• 75°

Health checks in works for future city employees

Health checks for prospective employees, sign vandalism concernsand trash issues were among topics handled Tuesday during a routinemeeting of the mayor and board of aldermen.

In response to concerns about higher health insurance costs,aldermen approved an agreement with King’s Daughters Medical Centerfor the hospital to conduct pre-employment physicals for $65each.

“I think this is what we’ve been needing,” said Ward FourAlderman Bob Massengill. “I think this is really going to help usin the long run.”

Mayor Bill Godbold said KDMC can provide a good service for thatcost. He reminded department heads that prospective employees willneed to get the physicals.

The city has absorbed over 20 percent increases in employeehealth insurance costs the last two years and aldermen have beenlooking for ways to remedy that situation.

In other activity, Ward One Alderman Dorsey Cameron initiated adiscussion about vandalism of city street signs.

“I’ve seen some we’ve put up be torn down again in threemonths,” Cameron said.

Ward Three Alderman the Rev. Jerry L. Wilson suggestedsurveillance cameras be put up at problem areas in an effort tocatch culprits. However, Police Chief Pap Henderson speculated thatwould be expensive and the money could be better usedelsewhere.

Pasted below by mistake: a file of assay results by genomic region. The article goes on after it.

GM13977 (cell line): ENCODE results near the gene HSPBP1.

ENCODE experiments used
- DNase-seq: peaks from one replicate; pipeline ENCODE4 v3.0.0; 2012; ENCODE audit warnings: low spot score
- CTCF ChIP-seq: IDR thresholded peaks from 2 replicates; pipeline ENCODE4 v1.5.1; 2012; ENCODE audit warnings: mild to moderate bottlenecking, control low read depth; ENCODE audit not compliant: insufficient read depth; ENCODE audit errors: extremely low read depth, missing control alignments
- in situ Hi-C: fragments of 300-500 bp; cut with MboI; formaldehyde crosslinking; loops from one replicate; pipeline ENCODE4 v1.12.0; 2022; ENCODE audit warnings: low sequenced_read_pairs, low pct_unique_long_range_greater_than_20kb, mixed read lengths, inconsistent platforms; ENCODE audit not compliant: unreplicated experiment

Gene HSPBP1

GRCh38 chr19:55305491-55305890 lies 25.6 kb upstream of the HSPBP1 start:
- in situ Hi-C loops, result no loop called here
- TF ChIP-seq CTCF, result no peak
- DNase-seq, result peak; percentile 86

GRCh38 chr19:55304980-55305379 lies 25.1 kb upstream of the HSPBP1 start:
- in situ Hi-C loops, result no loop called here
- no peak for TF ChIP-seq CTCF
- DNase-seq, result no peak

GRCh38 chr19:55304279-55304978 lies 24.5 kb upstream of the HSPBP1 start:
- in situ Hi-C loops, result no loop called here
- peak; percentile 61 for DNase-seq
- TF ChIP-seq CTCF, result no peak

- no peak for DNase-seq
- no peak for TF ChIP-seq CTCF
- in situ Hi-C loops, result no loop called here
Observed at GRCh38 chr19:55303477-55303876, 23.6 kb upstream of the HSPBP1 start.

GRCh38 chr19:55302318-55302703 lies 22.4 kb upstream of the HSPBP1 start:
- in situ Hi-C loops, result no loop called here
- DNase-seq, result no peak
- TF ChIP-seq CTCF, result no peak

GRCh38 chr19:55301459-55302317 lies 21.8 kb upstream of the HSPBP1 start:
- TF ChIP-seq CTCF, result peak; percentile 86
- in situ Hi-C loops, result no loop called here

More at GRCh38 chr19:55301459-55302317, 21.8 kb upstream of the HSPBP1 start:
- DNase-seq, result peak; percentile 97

City officials said sign thieves could be prosecuted forvandalism or petty larceny.

“We’ve got the law with us if we can just catch them,” Godboldsaid.

Traffic Supervisor Jimmy Furlow indicated the sign vandalism wasnot a recent problem.

“It’s been a problem ever since we put the signs up,” Furlowsaid.

Also, with the holidays approaching, aldermen authorized aspecial city wide trash pick up to improve appearance. The trasheffort would be limited to residential areas and not commercialzones.

“We want to make a good impression,” Cameron said, citingvisitors to the city for the holidays.

In another trash-related topic, Godbold suggested the boardexplore the possibility of purchasing some land south of the formerlandfill on County Farm Road and using it as a new landfill orrubbish field. The mayor said he and City Engineer Carl Ray Furrwere looking into the possibility and whether the site would meetDepartment of Environmental Quality landfill regulations.

“We’re getting all the groundwork done now,” Godbold said.

Also Tuesday, associate city engineer Hugh Long said the cityhas re-advertised for bids for paving of the runway at theairport.

Long said the bids are to be received Dec. 1 and he hoped tohave recommendation for the board at its Dec. 2 meeting. Theproject had to be re-bid due to an error in calculating the numberof days it had to be advertised.

In a related matter, aldermen agreed to ask the county for helpin putting up a fence along the south border of the airportproperty. Aldermen said the city could buy fence posts and wire,estimated at around $600, and the county could install thefence.

A coin flip was used to decide what company would move an officebuilding from near the Jewish cemetery.

State law requires government entities to take the lowest andbest bid, but Van Norman House Moving and Moak’s Housing each bid$1,800 for the work. Building Inspector Steve Moreton said flippinga coin is the stated method for deciding when bids are thesame.

“Heads, Moak,” Moreton said.

At Moak’s request, the board agreed to waive a moving permit feeand then awarded the bid to that company.